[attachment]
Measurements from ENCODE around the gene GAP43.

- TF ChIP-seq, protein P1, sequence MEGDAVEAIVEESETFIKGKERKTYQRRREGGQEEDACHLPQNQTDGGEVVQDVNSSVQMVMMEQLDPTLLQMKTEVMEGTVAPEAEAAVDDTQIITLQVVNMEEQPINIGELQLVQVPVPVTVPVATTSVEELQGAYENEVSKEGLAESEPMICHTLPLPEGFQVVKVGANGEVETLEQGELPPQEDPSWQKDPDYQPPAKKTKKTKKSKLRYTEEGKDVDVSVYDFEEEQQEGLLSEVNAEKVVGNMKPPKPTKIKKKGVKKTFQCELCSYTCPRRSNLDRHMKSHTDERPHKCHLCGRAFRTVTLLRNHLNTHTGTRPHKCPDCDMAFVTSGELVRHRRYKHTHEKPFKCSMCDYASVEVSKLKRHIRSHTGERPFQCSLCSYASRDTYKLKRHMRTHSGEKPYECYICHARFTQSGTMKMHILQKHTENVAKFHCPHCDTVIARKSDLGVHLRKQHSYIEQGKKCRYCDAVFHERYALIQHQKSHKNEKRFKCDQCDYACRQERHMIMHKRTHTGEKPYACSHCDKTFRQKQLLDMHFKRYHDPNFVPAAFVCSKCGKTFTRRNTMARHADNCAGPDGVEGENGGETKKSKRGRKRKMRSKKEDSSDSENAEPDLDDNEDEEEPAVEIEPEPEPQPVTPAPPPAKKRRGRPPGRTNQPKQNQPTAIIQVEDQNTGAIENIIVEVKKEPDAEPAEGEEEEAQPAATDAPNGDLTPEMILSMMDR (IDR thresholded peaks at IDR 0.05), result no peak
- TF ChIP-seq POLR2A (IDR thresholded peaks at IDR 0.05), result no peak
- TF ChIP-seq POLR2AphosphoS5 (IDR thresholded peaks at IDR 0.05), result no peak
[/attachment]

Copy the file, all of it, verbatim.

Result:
Measurements from ENCODE around the gene GAP43.

- TF ChIP-seq, protein P1, sequence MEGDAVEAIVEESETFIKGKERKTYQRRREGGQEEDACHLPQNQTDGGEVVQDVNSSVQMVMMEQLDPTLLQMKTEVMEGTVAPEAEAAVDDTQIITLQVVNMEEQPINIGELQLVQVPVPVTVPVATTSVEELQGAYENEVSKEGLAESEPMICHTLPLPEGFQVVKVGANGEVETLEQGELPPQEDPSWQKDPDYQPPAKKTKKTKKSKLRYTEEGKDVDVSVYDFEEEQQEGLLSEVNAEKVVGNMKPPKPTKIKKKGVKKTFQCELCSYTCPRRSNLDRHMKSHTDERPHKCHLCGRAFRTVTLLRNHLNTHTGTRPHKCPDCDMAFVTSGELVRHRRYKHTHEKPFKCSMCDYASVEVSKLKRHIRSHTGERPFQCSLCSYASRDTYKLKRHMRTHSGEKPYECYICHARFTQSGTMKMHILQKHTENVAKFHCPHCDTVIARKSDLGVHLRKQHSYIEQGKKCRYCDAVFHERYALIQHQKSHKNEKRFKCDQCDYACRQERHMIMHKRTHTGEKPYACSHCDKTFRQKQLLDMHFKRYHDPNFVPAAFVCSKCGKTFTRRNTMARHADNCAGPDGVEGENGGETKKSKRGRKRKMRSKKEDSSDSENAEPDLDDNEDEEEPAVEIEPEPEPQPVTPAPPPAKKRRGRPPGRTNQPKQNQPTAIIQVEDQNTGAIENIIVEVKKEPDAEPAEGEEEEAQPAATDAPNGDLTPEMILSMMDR (IDR thresholded peaks at IDR 0.05), result no peak
- TF ChIP-seq POLR2A (IDR thresholded peaks at IDR 0.05), result no peak
- TF ChIP-seq POLR2AphosphoS5 (IDR thresholded peaks at IDR 0.05), result no peak